The Things I Did For a Parakeet

Not my actual birds, but very similar. "Rodan" on the left and "Killer" on the right. 

Have you ever wanted something so bad, you'd do anything?

That is how I felt about a parakeet when I was in third grade. Maybe it was the faux tree in the kitchen, but having a parakeet was the only thing I could think of for what seemed like forever when I was about 8.

I knew I was toast if getting a parakeet was based on how clean I kept my room OR how often I completed all of my chores. So I plotted a path to parakeet success, based on the one thing I knew I could master. Reading books.

I knew if I could impress one of my all-time favorite teachers with my reading prowess, a parakeet was within my reach. My visions of kid-bird snuggles, training my bird to fly on "spy missions" to annoy my parents and teaching my 'keet to say "Kelly" were all well on their way to becoming real life. I just had to find the right book to impress my teacher, Mrs. Hayman. Clearly, reading all of the Encyclopedia Brown books wasn't going to do the trick. I needed something impressive. Something scholarly.

So I sifted through the available books at the flea market we visited in Baltimore on most Sundays and after looking through what seemed like scores of books that would never grant me a parakeet, I found the perfect book. At one hundred and fifty-seven pages long, this scholarly tome was going to land me at least one parakeet if not two. Plus it was about learning to be a journalist, something I thought might be a good career for me. The book?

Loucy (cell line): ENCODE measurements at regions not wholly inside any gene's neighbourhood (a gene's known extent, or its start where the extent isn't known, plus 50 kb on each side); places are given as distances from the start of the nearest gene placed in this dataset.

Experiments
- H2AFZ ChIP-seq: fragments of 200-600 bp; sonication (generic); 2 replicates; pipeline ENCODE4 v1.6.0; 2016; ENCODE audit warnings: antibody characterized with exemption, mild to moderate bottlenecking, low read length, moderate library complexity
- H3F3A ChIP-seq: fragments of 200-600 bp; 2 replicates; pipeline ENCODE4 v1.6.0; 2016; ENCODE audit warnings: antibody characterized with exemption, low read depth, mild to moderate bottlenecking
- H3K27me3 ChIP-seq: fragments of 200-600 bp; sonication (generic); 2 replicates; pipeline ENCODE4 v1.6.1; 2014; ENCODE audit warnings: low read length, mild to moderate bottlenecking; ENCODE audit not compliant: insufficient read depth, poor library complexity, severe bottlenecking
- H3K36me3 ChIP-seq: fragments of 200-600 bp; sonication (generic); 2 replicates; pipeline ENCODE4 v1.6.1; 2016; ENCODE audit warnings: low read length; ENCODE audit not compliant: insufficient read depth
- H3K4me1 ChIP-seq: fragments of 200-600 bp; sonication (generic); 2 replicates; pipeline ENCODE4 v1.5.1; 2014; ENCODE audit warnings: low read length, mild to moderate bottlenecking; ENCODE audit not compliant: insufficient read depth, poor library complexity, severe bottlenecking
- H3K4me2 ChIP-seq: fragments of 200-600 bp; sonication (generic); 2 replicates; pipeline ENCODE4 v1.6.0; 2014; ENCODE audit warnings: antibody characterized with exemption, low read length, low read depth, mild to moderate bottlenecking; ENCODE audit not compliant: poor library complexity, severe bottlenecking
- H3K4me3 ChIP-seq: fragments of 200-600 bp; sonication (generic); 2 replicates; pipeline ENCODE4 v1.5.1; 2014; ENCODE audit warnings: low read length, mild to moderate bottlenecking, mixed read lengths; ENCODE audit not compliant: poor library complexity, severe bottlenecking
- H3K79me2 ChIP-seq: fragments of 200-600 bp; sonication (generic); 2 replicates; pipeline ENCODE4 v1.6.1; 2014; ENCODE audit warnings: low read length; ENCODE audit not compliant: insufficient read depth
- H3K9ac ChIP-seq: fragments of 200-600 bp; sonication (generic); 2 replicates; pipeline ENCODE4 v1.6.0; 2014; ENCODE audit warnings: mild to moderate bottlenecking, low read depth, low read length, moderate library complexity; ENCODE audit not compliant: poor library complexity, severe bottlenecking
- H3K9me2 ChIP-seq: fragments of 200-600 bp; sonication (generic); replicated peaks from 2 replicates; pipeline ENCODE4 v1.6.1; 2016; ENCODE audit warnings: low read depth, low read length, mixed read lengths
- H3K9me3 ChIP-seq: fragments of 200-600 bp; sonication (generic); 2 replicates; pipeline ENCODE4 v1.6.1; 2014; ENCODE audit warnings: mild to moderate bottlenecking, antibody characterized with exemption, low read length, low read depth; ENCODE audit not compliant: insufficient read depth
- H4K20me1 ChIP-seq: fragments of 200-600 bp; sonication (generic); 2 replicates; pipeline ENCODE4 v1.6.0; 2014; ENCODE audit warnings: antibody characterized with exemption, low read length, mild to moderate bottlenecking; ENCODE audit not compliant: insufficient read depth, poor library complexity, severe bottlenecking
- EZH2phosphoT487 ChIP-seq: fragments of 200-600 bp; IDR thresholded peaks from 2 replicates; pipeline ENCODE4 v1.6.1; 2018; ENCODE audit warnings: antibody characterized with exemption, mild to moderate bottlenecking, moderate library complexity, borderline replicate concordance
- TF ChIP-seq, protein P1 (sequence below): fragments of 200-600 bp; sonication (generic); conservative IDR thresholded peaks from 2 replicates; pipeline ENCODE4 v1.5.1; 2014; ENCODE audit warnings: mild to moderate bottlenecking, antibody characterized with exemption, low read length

Not only would Mrs. Hayman be impressed with my selection, I knew my book report, filled with notes from Epstein's grandmom and adorable quips from Barbarino, would make my teacher realize that not only did I earn that parakeet, but that I deserved a parakeet.

So I worked on my report and eventually turned in my book report. I got it back, later the same day, with an apple smelly sticker (the highest form of approval in third grade) with a note that said, "While I'm not sure this is appropriate reading, I do enjoy Barbarino's hijinx. I'll tell your mom you earned a parakeet, but your parents must agree."

That night, I talked my Dad into going out for pizza, which happened to be near the parakeet store. After a slice and a lot of "can we now, please?", I finally got to go into the parakeet store and pick out my new partner in crime. He was blue and beautiful and I named him Killer.

It turned out that Killer hated people, so we got him another bird to be friends with. This one was yellow and I named him Rodan, after the tough bird that fights Godzilla in the old movies I liked to watch with my Mom.

I quickly learned that parakeets don't talk and would never say my name. They also didn't care about the really cool tree in the kitchen, where their cage hung. I thought it would be like a zoo exhibit for the birds, but they just seemed to kick bird seed into my dinner as I ate, with no appreciation for the 70's decal of a life size tree in the kitchen. They also were not as good on reconnaissance missions as I had planned. When we let them free fly in the kitchen, they just pooped in my hair and bit my fingers. Plus, they were impossible to catch. They would never learn to be the merry pranksters I had hoped to add to my list of cool things I could do. And honestly, I didn't have a lot of cool stuff going on before my parakeet dreams. Other than my VHS collection of Friday Night Videos, that is.  Oh and my "radio station", which I performed daily into the air conditioning vents so my parents wouldn't have to turn on their own radios.